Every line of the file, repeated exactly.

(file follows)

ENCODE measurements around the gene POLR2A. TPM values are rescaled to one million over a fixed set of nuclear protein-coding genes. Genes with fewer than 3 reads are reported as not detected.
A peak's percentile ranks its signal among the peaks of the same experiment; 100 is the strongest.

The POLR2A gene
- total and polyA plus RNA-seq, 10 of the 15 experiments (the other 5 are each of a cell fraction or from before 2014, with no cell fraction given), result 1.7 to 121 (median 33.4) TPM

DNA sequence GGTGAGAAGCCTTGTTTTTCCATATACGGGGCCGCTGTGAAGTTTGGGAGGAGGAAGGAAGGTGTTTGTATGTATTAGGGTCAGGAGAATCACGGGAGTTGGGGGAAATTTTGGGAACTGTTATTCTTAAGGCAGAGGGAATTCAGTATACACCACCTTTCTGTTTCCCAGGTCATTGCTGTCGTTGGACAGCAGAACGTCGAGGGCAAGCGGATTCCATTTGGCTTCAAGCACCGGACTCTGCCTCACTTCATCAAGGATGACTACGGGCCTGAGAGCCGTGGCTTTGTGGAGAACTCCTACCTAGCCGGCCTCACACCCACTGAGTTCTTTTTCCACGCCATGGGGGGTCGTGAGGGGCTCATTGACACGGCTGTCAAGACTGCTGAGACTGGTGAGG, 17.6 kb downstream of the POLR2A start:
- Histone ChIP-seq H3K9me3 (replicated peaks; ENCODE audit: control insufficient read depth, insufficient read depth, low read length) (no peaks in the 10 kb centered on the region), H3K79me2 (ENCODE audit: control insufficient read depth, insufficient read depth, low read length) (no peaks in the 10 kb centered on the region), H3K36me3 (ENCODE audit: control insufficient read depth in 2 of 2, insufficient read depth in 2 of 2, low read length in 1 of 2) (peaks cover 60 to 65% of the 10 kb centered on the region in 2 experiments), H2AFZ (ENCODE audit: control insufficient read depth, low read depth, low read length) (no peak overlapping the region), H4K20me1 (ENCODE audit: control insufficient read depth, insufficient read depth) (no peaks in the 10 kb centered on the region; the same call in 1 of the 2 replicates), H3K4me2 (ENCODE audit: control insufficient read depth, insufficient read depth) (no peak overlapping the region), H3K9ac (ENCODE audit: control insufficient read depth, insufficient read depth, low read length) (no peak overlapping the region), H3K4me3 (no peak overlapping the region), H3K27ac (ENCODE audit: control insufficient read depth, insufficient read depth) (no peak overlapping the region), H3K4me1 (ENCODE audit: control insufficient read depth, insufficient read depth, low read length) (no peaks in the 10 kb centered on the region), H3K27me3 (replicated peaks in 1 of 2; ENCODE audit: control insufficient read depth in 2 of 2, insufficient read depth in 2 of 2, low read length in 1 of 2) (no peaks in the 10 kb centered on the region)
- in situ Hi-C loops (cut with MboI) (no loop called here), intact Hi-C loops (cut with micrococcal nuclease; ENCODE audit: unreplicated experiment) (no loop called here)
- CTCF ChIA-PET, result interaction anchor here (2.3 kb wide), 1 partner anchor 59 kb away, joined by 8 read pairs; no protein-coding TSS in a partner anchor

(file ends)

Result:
ENCODE measurements around the gene POLR2A. TPM values are rescaled to one million over a fixed set of nuclear protein-coding genes. Genes with fewer than 3 reads are reported as not detected.
A peak's percentile ranks its signal among the peaks of the same experiment; 100 is the strongest.

The POLR2A gene
- total and polyA plus RNA-seq, 10 of the 15 experiments (the other 5 are each of a cell fraction or from before 2014, with no cell fraction given), result 1.7 to 121 (median 33.4) TPM

DNA sequence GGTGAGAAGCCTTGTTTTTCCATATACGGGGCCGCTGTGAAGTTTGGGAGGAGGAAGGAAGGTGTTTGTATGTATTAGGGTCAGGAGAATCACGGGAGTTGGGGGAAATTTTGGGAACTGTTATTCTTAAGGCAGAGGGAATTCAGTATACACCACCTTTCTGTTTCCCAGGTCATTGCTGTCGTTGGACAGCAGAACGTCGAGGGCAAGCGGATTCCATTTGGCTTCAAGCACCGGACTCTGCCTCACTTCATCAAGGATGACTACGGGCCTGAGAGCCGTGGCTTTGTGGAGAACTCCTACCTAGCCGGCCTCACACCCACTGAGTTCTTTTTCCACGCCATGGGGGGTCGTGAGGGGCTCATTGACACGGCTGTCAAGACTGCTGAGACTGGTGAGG, 17.6 kb downstream of the POLR2A start:
- Histone ChIP-seq H3K9me3 (replicated peaks; ENCODE audit: control insufficient read depth, insufficient read depth, low read length) (no peaks in the 10 kb centered on the region), H3K79me2 (ENCODE audit: control insufficient read depth, insufficient read depth, low read length) (no peaks in the 10 kb centered on the region), H3K36me3 (ENCODE audit: control insufficient read depth in 2 of 2, insufficient read depth in 2 of 2, low read length in 1 of 2) (peaks cover 60 to 65% of the 10 kb centered on the region in 2 experiments), H2AFZ (ENCODE audit: control insufficient read depth, low read depth, low read length) (no peak overlapping the region), H4K20me1 (ENCODE audit: control insufficient read depth, insufficient read depth) (no peaks in the 10 kb centered on the region; the same call in 1 of the 2 replicates), H3K4me2 (ENCODE audit: control insufficient read depth, insufficient read depth) (no peak overlapping the region), H3K9ac (ENCODE audit: control insufficient read depth, insufficient read depth, low read length) (no peak overlapping the region), H3K4me3 (no peak overlapping the region), H3K27ac (ENCODE audit: control insufficient read depth, insufficient read depth) (no peak overlapping the region), H3K4me1 (ENCODE audit: control insufficient read depth, insufficient read depth, low read length) (no peaks in the 10 kb centered on the region), H3K27me3 (replicated peaks in 1 of 2; ENCODE audit: control insufficient read depth in 2 of 2, insufficient read depth in 2 of 2, low read length in 1 of 2) (no peaks in the 10 kb centered on the region)
- in situ Hi-C loops (cut with MboI) (no loop called here), intact Hi-C loops (cut with micrococcal nuclease; ENCODE audit: unreplicated experiment) (no loop called here)
- CTCF ChIA-PET, result interaction anchor here (2.3 kb wide), 1 partner anchor 59 kb away, joined by 8 read pairs; no protein-coding TSS in a partner anchor